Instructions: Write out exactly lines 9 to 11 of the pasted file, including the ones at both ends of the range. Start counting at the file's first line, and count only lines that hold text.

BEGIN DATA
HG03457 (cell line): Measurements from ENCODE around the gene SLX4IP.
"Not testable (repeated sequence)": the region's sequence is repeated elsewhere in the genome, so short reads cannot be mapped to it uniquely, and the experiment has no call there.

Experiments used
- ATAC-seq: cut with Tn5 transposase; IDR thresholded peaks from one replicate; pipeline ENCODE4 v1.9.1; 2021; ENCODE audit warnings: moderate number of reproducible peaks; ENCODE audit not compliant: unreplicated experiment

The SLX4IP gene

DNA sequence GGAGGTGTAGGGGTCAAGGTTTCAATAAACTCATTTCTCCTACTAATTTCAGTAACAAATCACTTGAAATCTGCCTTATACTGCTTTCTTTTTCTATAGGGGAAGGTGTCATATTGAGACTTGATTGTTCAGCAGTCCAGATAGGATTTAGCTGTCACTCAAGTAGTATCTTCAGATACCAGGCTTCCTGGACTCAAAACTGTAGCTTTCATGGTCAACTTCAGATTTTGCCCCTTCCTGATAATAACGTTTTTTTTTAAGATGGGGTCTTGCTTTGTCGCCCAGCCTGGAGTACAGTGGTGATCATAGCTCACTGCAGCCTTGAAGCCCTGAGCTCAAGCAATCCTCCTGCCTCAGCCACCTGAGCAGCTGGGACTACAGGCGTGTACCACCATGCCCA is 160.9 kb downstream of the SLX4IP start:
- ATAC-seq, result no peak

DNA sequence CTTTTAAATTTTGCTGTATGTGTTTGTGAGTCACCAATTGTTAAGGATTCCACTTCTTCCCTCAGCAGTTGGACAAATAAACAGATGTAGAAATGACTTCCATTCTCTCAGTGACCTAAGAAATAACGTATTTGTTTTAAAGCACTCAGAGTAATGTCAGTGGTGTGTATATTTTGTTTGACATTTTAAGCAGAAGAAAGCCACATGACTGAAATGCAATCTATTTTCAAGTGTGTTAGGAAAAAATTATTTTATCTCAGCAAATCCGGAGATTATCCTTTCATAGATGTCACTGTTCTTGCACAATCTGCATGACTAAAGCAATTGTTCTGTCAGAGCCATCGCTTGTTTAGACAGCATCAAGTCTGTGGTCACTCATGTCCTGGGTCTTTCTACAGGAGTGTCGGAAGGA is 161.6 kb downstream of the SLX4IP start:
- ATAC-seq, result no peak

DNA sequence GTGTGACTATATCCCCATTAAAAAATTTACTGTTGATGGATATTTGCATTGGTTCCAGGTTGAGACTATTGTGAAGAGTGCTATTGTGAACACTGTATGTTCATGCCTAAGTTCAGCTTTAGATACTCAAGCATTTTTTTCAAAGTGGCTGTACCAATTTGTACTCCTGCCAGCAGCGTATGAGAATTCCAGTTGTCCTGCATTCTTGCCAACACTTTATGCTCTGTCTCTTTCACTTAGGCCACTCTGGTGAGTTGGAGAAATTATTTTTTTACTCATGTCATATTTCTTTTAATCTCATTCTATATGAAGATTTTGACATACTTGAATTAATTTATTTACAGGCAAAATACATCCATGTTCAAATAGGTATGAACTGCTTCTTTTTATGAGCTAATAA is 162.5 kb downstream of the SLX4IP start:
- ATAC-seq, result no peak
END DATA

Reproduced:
- ATAC-seq, result no peak

DNA sequence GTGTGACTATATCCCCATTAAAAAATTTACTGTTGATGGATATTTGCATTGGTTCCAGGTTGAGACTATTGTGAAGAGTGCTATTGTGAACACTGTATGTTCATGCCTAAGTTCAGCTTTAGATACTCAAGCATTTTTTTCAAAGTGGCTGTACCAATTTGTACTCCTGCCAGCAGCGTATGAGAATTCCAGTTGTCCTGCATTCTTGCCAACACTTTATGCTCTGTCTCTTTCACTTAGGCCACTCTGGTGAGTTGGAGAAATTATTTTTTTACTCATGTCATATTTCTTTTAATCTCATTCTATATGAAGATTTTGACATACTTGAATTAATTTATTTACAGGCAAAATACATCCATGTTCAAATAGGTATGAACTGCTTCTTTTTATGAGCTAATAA is 162.5 kb downstream of the SLX4IP start:
- ATAC-seq, result no peak